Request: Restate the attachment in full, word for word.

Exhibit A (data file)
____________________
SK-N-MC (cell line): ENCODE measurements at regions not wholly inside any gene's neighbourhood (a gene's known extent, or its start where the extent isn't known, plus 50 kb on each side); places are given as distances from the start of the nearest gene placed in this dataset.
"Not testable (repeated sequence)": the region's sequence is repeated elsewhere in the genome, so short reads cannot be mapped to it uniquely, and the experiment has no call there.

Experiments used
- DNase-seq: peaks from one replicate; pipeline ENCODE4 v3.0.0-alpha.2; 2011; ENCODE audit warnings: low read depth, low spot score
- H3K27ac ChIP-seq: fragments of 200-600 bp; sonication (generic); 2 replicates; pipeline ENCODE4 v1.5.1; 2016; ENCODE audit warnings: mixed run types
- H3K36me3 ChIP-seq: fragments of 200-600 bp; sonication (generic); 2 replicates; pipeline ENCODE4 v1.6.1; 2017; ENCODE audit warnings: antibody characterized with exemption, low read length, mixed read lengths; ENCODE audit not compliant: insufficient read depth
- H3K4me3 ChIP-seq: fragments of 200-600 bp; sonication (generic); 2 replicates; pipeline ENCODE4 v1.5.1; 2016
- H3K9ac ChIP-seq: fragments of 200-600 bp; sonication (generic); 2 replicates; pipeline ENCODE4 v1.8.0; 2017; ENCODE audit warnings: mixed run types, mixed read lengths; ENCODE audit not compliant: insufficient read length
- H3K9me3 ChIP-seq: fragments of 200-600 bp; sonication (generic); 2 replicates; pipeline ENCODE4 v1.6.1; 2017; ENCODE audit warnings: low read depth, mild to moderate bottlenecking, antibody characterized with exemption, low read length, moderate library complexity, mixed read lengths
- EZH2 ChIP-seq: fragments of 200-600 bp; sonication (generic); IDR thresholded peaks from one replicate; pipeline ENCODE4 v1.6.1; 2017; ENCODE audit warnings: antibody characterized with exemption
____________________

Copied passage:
SK-N-MC (cell line): ENCODE measurements at regions not wholly inside any gene's neighbourhood (a gene's known extent, or its start where the extent isn't known, plus 50 kb on each side); places are given as distances from the start of the nearest gene placed in this dataset.
"Not testable (repeated sequence)": the region's sequence is repeated elsewhere in the genome, so short reads cannot be mapped to it uniquely, and the experiment has no call there.

Experiments used
- DNase-seq: peaks from one replicate; pipeline ENCODE4 v3.0.0-alpha.2; 2011; ENCODE audit warnings: low read depth, low spot score
- H3K27ac ChIP-seq: fragments of 200-600 bp; sonication (generic); 2 replicates; pipeline ENCODE4 v1.5.1; 2016; ENCODE audit warnings: mixed run types
- H3K36me3 ChIP-seq: fragments of 200-600 bp; sonication (generic); 2 replicates; pipeline ENCODE4 v1.6.1; 2017; ENCODE audit warnings: antibody characterized with exemption, low read length, mixed read lengths; ENCODE audit not compliant: insufficient read depth
- H3K4me3 ChIP-seq: fragments of 200-600 bp; sonication (generic); 2 replicates; pipeline ENCODE4 v1.5.1; 2016
- H3K9ac ChIP-seq: fragments of 200-600 bp; sonication (generic); 2 replicates; pipeline ENCODE4 v1.8.0; 2017; ENCODE audit warnings: mixed run types, mixed read lengths; ENCODE audit not compliant: insufficient read length
- H3K9me3 ChIP-seq: fragments of 200-600 bp; sonication (generic); 2 replicates; pipeline ENCODE4 v1.6.1; 2017; ENCODE audit warnings: low read depth, mild to moderate bottlenecking, antibody characterized with exemption, low read length, moderate library complexity, mixed read lengths
- EZH2 ChIP-seq: fragments of 200-600 bp; sonication (generic); IDR thresholded peaks from one replicate; pipeline ENCODE4 v1.6.1; 2017; ENCODE audit warnings: antibody characterized with exemption